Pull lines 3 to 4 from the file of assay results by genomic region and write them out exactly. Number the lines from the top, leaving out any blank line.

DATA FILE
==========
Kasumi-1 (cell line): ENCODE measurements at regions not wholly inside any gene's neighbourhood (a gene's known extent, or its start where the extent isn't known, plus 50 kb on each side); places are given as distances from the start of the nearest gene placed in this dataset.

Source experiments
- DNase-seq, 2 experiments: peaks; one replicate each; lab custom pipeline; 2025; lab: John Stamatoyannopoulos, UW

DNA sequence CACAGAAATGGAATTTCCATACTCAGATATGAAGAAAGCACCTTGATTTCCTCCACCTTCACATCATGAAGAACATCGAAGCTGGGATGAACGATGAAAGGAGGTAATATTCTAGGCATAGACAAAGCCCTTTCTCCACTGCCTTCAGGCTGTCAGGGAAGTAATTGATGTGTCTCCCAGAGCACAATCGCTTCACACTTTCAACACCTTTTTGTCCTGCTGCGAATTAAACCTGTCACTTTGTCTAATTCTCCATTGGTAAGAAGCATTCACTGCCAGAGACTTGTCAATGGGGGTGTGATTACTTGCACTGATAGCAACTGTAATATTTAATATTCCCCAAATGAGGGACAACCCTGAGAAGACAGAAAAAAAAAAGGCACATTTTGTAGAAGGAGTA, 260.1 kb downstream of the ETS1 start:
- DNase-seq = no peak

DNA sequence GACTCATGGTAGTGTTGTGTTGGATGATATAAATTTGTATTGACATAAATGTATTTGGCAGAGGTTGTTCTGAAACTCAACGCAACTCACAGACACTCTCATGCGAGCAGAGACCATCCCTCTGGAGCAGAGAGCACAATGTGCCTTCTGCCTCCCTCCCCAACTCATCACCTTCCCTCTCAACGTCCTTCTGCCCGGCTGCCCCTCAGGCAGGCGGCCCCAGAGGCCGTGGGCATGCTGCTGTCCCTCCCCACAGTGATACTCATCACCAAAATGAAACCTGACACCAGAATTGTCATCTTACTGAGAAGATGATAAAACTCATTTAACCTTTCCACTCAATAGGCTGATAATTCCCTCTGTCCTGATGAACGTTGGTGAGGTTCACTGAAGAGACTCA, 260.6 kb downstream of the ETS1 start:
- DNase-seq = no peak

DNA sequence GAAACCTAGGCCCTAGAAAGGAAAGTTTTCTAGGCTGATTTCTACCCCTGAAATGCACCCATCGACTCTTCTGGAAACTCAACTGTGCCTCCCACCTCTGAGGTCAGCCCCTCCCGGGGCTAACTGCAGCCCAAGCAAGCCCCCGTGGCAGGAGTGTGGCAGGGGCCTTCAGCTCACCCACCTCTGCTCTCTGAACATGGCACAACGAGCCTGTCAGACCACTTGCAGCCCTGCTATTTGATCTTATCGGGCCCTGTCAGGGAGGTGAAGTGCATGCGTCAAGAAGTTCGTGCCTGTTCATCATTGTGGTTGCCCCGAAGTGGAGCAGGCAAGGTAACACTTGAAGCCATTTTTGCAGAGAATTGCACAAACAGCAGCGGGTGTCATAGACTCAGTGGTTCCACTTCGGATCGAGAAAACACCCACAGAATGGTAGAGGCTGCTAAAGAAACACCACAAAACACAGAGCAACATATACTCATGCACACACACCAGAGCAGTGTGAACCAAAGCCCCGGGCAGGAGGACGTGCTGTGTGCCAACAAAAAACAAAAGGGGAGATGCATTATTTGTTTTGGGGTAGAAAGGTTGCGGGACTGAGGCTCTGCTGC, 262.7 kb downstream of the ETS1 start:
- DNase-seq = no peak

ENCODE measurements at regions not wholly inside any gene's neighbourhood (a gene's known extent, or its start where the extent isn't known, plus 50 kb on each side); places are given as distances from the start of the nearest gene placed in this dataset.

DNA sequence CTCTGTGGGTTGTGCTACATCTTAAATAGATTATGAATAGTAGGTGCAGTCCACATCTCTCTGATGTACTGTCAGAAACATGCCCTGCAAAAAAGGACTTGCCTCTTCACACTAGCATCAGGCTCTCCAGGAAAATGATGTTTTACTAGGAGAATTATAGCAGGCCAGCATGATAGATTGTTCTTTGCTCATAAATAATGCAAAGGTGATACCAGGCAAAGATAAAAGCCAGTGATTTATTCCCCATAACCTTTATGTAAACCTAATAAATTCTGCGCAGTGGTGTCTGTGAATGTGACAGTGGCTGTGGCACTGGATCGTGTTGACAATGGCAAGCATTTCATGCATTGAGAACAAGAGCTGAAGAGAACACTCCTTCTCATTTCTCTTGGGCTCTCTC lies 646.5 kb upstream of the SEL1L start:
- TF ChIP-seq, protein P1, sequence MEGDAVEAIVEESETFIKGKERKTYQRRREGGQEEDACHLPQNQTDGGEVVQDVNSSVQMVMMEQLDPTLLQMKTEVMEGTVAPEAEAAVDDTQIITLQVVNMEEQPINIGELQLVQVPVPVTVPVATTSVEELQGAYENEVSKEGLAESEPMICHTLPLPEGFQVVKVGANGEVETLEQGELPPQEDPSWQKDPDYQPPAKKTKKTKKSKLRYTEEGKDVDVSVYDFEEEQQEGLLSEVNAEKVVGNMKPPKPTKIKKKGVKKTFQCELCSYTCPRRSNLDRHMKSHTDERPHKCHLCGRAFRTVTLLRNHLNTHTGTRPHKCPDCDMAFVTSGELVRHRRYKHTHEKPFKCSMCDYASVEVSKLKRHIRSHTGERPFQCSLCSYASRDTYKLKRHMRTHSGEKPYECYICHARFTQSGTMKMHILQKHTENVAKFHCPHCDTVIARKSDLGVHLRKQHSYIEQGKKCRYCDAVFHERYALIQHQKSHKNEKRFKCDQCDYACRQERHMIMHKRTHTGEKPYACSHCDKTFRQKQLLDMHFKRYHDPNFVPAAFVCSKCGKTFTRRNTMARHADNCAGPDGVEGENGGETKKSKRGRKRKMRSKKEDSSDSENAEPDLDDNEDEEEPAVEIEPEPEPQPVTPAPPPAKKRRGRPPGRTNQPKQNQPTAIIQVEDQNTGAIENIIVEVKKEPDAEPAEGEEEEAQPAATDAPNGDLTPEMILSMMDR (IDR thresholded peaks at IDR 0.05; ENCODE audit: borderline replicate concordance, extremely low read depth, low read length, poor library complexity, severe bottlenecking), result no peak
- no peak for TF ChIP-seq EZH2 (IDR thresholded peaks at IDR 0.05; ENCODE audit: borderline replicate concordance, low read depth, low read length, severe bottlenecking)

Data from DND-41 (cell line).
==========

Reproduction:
- DNase-seq, 2 experiments: peaks; one replicate each; lab custom pipeline; 2025; lab: John Stamatoyannopoulos, UW

DNA sequence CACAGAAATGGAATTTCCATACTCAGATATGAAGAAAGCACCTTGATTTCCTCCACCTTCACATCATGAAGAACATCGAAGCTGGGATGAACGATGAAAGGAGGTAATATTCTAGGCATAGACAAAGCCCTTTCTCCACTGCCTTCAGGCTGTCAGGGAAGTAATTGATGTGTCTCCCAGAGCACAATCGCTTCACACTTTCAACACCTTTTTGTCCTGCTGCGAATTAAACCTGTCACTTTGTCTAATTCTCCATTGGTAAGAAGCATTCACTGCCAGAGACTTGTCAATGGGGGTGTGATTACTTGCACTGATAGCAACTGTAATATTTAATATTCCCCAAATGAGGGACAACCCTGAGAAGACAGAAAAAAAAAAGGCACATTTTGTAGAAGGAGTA, 260.1 kb downstream of the ETS1 start: